Here in my little corner of the world the heat is on. The days of triple digit heat are bearable only by getting outside work done by 9:00 A.M. and staying inside the remainder of the day. Air conditioning is a help.
The critters are also reeling from the heat. Box turtles and garter snakes are seeking refuge on the shade of the porch. The startle effect is great even when you know they dwell in the garden. The toads look forward to the watering cycles and seek hiding spots under the portulaca and cucumbers.
The heat is on high this time of year. Noon lunches no longer happen outside as temperatures edge closer to the triple number. Nor do evening dinners as the cool down often occurs after bedtime.
Central air allows me to work in the kitchen after the heat chases me indoors. Canning tomatoes, grape jelly and processing beans for the freezer is doable with the cool air. I am thankful for living in the time of electricity. And sympathize with those across the world without reliable energy. Rolling brown outs would make life difficult. No electricity even more so.
Other activities take place in the basement. The craft room is a combination of sewing space, book shelves and garden planning area. The underground aspect provides a naturally cool place to hang out. I can see why early settlers to this part of the country lived in dugouts.
Ways to Combat Nature when The Heat is On
When we first moved to this small town on the High Plains we lived in a house built shortly after the First World War. Naturally, the house did not have air-conditioning. We were fortunate to have a row of mature evergreen trees on the west side of the lot as well as a towering poplar tree on the southwest side of the house. This experience gave us ideas for when we were finally able to build our present house back in the early ‘90s.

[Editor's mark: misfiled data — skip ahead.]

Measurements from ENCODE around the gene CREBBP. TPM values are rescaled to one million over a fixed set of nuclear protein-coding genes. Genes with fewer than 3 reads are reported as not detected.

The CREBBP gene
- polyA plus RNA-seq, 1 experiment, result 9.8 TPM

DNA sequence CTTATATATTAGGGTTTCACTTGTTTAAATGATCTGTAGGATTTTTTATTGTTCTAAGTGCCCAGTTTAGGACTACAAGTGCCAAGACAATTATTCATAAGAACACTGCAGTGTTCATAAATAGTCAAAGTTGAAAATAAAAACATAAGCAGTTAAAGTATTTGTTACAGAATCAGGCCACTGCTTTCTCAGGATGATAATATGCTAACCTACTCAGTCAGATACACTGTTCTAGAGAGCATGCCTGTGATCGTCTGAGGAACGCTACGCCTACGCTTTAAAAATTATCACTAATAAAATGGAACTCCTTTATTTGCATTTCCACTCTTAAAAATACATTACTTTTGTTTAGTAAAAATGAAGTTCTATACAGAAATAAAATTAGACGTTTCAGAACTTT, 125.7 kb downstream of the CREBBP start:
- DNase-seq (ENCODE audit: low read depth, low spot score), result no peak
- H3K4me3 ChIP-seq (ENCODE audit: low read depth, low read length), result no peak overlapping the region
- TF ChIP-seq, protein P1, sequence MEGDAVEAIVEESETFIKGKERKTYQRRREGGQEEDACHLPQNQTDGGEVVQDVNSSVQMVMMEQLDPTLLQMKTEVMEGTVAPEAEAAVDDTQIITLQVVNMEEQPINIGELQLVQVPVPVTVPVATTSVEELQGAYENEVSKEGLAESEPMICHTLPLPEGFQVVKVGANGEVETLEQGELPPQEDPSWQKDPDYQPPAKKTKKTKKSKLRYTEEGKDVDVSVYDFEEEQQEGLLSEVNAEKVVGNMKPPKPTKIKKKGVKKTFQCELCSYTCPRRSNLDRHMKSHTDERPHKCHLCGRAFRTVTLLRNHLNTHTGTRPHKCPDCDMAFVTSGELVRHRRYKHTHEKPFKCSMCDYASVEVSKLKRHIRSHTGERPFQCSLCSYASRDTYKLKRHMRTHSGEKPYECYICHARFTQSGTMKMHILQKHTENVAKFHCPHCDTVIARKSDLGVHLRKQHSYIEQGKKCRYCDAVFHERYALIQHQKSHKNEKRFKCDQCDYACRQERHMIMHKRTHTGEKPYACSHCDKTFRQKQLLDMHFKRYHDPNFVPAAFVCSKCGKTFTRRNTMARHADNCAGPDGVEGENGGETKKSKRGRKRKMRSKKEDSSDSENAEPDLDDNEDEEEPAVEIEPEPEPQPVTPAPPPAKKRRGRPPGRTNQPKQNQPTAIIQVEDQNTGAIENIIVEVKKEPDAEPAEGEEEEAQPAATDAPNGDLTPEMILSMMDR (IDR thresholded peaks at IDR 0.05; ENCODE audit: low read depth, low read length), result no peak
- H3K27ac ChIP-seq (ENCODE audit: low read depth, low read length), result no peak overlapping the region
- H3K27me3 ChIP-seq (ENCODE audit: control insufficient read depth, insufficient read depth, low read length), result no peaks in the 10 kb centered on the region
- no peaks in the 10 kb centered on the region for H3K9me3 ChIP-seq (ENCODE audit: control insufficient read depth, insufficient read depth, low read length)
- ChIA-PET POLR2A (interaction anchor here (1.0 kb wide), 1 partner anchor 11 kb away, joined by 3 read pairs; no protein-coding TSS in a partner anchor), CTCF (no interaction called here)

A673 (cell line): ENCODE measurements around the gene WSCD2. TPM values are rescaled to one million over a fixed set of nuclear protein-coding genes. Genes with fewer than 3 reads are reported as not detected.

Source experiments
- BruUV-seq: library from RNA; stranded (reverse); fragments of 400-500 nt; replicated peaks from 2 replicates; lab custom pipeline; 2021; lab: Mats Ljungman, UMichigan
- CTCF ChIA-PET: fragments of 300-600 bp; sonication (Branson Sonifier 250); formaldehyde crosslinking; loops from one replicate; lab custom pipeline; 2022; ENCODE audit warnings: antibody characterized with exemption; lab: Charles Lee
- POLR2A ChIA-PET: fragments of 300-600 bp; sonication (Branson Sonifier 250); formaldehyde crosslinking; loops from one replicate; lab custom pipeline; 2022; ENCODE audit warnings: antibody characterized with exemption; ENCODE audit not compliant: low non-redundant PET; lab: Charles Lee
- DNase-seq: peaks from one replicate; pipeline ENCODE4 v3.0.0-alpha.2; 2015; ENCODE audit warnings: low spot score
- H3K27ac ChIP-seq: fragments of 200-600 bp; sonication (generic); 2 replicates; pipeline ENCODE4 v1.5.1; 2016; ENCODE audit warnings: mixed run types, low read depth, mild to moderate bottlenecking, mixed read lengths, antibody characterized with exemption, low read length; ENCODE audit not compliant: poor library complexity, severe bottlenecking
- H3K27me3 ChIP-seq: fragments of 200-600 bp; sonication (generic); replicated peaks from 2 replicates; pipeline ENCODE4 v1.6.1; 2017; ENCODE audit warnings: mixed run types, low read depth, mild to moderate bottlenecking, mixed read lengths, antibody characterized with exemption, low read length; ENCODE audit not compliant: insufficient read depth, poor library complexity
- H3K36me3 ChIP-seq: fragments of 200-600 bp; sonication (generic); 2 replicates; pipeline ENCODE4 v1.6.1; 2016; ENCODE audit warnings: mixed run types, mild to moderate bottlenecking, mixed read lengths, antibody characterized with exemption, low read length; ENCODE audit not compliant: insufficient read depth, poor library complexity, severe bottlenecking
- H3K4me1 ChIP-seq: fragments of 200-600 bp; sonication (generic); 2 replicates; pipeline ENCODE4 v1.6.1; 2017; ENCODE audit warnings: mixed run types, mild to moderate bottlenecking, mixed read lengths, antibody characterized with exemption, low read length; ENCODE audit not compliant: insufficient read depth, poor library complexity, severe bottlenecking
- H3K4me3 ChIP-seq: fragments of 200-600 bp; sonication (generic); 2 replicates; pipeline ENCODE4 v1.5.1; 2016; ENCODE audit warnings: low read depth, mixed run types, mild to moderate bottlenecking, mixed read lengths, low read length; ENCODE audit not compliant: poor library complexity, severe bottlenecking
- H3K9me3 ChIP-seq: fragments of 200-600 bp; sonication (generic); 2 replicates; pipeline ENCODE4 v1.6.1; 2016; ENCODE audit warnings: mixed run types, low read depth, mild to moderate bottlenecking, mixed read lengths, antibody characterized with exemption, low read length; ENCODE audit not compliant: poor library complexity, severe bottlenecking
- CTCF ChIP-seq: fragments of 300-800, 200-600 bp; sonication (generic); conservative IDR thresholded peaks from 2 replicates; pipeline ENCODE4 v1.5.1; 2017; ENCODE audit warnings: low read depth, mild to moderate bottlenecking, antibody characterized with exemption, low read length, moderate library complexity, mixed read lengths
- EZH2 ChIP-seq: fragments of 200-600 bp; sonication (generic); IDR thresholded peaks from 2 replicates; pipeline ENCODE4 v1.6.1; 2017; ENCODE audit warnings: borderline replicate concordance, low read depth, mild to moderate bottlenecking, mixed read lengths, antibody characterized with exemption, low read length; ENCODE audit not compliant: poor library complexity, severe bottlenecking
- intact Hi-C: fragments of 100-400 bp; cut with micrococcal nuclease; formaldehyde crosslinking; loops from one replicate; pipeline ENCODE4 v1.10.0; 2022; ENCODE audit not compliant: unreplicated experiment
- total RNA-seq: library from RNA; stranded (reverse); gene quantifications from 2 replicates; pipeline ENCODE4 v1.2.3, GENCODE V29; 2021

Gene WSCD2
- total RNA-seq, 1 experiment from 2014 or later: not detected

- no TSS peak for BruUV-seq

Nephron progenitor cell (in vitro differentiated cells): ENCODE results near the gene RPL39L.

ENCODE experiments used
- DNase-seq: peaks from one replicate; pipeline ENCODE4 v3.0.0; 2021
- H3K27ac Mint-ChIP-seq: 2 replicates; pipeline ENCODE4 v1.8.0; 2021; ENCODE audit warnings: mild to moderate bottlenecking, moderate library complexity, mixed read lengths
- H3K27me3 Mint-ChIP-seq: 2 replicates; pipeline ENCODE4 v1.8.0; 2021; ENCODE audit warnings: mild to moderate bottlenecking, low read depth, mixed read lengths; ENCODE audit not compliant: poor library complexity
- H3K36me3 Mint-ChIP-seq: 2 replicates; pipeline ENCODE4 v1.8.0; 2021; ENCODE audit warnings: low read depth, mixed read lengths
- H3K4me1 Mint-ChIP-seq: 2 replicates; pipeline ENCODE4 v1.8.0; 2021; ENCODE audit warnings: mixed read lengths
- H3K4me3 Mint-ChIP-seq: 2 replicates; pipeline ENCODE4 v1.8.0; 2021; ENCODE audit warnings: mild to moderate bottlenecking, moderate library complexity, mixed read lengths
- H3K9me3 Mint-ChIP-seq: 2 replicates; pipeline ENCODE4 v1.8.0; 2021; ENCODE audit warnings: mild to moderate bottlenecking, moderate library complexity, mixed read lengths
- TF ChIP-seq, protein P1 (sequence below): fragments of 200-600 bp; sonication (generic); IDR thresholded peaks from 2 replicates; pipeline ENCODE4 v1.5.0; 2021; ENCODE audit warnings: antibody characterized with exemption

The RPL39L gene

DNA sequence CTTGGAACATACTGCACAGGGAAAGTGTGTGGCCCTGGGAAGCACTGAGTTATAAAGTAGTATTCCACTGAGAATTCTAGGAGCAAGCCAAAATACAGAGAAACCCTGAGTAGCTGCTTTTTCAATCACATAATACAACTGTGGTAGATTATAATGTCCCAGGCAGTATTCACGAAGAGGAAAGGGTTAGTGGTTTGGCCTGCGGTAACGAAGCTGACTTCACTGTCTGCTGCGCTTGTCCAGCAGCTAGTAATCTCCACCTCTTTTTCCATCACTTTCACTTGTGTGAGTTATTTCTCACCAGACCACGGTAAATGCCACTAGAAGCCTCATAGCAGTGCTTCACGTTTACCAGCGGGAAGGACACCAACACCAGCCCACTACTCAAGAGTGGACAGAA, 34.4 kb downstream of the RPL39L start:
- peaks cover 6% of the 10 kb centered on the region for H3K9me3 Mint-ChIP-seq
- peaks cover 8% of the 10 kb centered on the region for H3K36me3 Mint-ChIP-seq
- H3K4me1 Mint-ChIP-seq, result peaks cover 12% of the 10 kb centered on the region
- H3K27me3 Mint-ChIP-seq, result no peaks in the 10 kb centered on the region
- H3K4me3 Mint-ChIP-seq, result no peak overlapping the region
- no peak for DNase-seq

Deciduous trees planted to the south and southwest of a building will provide shade in the summer and at the same time allow the sun to warm the house during the colder months. Porches also provide a relief from the sun.
Windbreaks also help. Trees can act as windbreaks as can hardscape fences. A twenty mile an hour wind can be brutal at extreme temperatures-such as triple digits when the heat is on. Those southwest winds can create an oven effect. Not a pleasant experience and why this time of year is my least favorite.
Back in the days of no air-conditioning, we cooled down in two ways not related to nature. The first was to take the kids to the community pool on nights it was open. The second was to frequent the town’s lone cinema. Both provided relief.
Last but not least is drinking plenty of liquids. Non-caffeinated, sugarless are preferable. And that means a heavy concentration of water. Staying hydrated combats the intense heat.
I am counting down the days until September 22nd, the first official day of fall.